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Cancer Res. 2010 Aug 1;70(15):6193-204. doi: 10.1158/0008-5472.CAN-08-3719.

The ITK-SYK fusion oncogene induces a T-cell lymphoproliferative disease in mice mimicking human disease.

Author information

1
Hematology/Oncology, University of Freiburg, Freiburg, Germany. christine.dierks@uniklinik-freiburg.de

Abstract

Peripheral T-cell lymphomas (PTCL) constitute a major treatment problem with high mortality rates due to the minimal effectiveness of conventional chemotherapy. Recent findings identified ITK-SYK as the first recurrent translocation in 17% of unspecified PTCLs and showed the overexpression of SYK in more than 90% of PTCLs. Here, we show that the expression of ITK-SYK in the bone marrow of BALB/c mice causes a T-cell lymphoproliferative disease in all transplanted mice within 8 weeks after transplantation. The disease was characterized by the infiltration of spleen, lymph nodes, bone marrow, and skin with CD3+CD4+CD8- and CD3+CD4-CD8- ITK-SYK-positive T-cells accompanied by a systemic inflammatory reaction with upregulation of interleukin 5 and INF-gamma. ITK-SYK-positive T-cells showed enhanced apoptosis resistance and INF-gamma production in vitro. The disease was serially transplantable, inducing clonal T-cell expansion in secondary recipients. The action of ITK-SYK in vivo was dependent on SYK kinase activity and disease development could be inhibited by the treatment of mice with SYK inhibitors. Interestingly, the translocation of ITK-SYK from the membrane to the cytoplasm, using a point mutation in the pleckstrin homology domain (ITK-SYK R29C), did not abolish, but rather, enhanced disease development in transplanted mice. CBL binding was strongly enhanced in membrane-associated ITK-SYK E42K and was causative for delayed disease development. Our results show that ITK-SYK causes a T-cell lymphoproliferative disease in mice, supporting its role in T-cell lymphoma development in humans. Therefore, pharmacologic inhibition of SYK in patients with U-PTCLs carrying the ITK-SYK fusion protein might be an effective treatment strategy.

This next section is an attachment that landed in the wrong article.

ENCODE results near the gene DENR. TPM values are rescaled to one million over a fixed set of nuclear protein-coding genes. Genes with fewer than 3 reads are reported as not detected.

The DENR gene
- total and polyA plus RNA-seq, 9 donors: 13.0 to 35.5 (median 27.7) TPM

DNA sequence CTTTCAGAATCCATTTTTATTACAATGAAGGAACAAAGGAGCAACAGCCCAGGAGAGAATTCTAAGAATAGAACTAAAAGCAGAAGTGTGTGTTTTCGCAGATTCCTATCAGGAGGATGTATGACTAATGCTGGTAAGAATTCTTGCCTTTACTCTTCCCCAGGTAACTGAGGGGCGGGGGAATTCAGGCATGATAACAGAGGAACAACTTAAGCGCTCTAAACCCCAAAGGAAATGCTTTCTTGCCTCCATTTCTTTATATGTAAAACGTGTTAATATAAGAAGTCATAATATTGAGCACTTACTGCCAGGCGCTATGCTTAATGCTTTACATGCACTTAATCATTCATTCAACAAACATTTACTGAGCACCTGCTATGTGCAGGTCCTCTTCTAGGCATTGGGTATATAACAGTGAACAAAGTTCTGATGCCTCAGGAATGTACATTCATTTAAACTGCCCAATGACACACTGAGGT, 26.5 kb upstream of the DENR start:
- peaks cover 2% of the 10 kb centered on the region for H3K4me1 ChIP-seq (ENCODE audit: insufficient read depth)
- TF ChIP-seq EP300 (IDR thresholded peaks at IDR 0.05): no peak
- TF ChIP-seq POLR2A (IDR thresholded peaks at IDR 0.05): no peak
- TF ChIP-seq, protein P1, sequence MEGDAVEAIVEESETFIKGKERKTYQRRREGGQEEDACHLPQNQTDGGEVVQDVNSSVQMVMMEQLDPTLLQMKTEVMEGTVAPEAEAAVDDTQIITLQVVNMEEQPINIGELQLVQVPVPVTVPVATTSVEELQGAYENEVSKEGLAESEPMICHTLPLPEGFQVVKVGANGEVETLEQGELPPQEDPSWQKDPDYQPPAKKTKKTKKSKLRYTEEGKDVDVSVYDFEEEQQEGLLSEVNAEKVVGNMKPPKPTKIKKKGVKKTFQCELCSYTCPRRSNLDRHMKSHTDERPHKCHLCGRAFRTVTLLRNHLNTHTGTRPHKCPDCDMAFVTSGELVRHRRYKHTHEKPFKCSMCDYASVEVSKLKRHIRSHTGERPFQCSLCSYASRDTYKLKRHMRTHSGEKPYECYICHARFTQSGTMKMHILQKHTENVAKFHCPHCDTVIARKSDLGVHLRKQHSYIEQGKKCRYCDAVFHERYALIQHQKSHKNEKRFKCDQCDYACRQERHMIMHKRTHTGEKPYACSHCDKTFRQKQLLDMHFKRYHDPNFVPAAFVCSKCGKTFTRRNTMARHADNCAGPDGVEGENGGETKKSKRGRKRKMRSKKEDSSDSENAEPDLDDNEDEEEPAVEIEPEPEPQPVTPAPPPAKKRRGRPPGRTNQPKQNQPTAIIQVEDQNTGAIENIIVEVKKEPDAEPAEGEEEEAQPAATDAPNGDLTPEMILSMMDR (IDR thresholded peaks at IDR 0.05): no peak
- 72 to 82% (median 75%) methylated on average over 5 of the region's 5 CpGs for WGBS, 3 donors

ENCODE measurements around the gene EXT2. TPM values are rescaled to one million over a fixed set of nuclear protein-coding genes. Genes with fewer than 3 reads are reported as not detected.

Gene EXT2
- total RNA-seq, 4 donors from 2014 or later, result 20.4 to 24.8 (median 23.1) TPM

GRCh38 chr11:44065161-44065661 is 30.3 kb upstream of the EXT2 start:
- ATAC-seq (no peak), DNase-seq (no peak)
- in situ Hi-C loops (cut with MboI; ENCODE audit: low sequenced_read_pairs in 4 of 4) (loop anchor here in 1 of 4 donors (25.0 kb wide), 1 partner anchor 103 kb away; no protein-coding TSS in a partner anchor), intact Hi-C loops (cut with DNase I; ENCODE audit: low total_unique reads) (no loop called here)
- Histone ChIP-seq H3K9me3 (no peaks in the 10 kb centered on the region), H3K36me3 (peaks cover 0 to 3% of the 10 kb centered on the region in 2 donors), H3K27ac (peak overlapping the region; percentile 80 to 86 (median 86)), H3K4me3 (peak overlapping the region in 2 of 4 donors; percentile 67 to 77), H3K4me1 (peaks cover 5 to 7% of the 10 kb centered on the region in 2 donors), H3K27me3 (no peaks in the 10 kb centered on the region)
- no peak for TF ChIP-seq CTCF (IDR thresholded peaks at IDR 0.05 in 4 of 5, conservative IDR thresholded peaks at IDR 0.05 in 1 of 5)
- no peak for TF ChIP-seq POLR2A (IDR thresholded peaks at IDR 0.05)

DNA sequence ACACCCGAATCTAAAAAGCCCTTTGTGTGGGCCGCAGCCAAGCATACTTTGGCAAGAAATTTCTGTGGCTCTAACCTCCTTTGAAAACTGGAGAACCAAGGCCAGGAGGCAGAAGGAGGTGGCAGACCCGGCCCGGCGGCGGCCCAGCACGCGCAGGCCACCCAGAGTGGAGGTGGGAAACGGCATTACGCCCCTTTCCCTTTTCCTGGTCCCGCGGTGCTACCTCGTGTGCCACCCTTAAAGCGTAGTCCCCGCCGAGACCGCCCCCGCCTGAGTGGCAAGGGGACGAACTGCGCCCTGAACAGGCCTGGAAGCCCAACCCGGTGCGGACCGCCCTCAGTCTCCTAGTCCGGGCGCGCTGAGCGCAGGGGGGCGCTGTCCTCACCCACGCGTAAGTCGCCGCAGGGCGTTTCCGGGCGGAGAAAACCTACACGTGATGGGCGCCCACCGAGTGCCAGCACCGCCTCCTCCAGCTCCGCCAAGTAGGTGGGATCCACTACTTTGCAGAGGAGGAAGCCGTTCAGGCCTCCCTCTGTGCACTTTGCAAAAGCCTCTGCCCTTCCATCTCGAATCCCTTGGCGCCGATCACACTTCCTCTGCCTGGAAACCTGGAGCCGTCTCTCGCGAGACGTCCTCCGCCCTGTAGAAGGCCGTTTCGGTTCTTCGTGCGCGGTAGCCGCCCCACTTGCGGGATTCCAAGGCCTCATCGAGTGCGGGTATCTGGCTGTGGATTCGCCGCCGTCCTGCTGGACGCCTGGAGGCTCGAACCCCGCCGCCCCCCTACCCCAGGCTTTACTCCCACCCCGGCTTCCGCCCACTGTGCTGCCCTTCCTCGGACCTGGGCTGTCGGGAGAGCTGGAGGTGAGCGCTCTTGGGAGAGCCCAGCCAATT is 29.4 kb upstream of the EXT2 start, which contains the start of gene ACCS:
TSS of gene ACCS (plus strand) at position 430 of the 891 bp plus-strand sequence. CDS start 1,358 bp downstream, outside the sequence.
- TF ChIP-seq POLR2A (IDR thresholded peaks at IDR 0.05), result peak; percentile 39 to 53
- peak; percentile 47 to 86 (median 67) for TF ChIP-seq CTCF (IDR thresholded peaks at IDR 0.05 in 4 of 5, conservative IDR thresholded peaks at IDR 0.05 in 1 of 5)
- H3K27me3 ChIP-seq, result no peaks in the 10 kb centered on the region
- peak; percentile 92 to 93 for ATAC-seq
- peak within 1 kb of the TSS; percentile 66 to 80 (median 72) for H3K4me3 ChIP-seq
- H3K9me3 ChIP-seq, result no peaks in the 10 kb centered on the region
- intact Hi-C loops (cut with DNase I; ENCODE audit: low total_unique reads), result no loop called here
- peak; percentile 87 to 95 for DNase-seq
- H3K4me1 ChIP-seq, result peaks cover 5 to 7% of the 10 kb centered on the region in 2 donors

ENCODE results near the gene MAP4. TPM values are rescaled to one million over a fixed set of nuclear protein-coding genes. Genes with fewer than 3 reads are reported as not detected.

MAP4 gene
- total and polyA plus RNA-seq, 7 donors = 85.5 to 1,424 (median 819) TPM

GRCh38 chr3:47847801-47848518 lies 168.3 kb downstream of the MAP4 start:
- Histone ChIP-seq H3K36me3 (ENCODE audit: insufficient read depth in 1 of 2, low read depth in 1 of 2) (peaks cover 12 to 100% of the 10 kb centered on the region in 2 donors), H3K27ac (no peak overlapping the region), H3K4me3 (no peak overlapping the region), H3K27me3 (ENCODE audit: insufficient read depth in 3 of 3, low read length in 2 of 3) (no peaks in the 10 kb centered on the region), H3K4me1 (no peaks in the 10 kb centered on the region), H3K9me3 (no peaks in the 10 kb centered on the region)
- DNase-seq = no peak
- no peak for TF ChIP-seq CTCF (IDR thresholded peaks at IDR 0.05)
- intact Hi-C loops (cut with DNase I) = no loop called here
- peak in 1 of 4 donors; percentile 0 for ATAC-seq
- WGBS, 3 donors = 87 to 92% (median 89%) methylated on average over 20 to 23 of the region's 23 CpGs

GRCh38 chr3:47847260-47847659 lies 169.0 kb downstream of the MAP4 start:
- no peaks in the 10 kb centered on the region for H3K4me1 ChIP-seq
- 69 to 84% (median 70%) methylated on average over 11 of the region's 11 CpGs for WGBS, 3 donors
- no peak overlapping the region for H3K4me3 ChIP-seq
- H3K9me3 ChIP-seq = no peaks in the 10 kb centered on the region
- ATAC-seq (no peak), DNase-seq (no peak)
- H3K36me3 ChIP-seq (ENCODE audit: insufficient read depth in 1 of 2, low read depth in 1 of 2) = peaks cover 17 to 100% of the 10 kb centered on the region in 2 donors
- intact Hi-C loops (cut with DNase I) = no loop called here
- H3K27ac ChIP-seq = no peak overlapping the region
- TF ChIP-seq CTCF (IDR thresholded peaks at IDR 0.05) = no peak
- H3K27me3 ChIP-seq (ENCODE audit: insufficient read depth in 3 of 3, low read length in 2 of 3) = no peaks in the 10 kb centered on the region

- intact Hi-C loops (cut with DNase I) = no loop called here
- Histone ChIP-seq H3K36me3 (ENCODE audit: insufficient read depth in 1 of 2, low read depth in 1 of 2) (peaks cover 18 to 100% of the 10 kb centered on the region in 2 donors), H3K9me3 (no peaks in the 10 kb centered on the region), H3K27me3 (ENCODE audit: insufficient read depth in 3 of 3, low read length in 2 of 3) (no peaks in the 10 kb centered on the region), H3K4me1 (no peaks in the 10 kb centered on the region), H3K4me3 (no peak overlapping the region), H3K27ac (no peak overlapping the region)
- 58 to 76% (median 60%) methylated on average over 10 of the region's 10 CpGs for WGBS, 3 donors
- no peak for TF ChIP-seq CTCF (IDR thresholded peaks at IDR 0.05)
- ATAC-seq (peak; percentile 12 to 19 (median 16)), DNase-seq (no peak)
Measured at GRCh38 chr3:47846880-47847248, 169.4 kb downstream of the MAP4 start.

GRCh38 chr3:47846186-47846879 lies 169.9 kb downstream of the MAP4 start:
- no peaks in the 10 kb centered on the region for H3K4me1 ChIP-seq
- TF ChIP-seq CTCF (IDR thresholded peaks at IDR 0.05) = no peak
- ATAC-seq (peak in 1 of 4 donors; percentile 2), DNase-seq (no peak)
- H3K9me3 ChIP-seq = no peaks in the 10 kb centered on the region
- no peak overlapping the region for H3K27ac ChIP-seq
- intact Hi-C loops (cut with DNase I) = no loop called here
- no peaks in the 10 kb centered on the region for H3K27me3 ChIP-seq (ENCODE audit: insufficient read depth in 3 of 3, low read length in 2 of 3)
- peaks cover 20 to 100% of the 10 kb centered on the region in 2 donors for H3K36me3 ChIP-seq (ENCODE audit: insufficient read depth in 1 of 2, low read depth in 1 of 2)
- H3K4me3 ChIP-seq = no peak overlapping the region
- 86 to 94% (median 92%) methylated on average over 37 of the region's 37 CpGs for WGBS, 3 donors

PMID:
20670954
DOI:
10.1158/0008-5472.CAN-08-3719
[Indexed for MEDLINE]
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